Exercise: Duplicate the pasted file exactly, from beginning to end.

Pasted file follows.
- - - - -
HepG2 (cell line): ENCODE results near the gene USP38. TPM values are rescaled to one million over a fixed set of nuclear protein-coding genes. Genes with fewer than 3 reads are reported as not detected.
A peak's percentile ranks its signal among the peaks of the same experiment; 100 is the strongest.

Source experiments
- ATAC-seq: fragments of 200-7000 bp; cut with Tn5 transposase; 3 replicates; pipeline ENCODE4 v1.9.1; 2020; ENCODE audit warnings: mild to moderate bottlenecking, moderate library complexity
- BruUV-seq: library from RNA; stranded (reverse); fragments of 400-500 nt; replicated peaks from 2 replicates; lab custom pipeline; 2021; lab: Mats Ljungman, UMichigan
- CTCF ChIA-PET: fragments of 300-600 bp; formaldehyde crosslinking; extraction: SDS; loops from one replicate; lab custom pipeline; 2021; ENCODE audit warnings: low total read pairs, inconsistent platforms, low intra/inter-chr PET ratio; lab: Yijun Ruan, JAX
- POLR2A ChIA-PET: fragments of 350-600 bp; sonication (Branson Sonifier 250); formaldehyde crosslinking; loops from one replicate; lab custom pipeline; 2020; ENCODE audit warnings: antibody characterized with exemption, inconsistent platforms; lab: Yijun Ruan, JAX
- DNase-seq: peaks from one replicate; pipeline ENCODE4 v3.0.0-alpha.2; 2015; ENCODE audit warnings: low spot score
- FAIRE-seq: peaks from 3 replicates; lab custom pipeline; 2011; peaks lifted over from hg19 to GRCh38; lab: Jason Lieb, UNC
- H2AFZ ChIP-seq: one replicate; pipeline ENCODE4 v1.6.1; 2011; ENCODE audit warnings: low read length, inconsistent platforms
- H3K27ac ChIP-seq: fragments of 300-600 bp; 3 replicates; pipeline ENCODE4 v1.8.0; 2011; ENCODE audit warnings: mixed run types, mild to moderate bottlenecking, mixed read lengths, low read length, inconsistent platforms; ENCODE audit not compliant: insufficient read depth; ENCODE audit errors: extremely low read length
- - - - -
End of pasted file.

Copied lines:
HepG2 (cell line): ENCODE results near the gene USP38. TPM values are rescaled to one million over a fixed set of nuclear protein-coding genes. Genes with fewer than 3 reads are reported as not detected.
A peak's percentile ranks its signal among the peaks of the same experiment; 100 is the strongest.

Source experiments
- ATAC-seq: fragments of 200-7000 bp; cut with Tn5 transposase; 3 replicates; pipeline ENCODE4 v1.9.1; 2020; ENCODE audit warnings: mild to moderate bottlenecking, moderate library complexity
- BruUV-seq: library from RNA; stranded (reverse); fragments of 400-500 nt; replicated peaks from 2 replicates; lab custom pipeline; 2021; lab: Mats Ljungman, UMichigan
- CTCF ChIA-PET: fragments of 300-600 bp; formaldehyde crosslinking; extraction: SDS; loops from one replicate; lab custom pipeline; 2021; ENCODE audit warnings: low total read pairs, inconsistent platforms, low intra/inter-chr PET ratio; lab: Yijun Ruan, JAX
- POLR2A ChIA-PET: fragments of 350-600 bp; sonication (Branson Sonifier 250); formaldehyde crosslinking; loops from one replicate; lab custom pipeline; 2020; ENCODE audit warnings: antibody characterized with exemption, inconsistent platforms; lab: Yijun Ruan, JAX
- DNase-seq: peaks from one replicate; pipeline ENCODE4 v3.0.0-alpha.2; 2015; ENCODE audit warnings: low spot score
- FAIRE-seq: peaks from 3 replicates; lab custom pipeline; 2011; peaks lifted over from hg19 to GRCh38; lab: Jason Lieb, UNC
- H2AFZ ChIP-seq: one replicate; pipeline ENCODE4 v1.6.1; 2011; ENCODE audit warnings: low read length, inconsistent platforms
- H3K27ac ChIP-seq: fragments of 300-600 bp; 3 replicates; pipeline ENCODE4 v1.8.0; 2011; ENCODE audit warnings: mixed run types, mild to moderate bottlenecking, mixed read lengths, low read length, inconsistent platforms; ENCODE audit not compliant: insufficient read depth; ENCODE audit errors: extremely low read length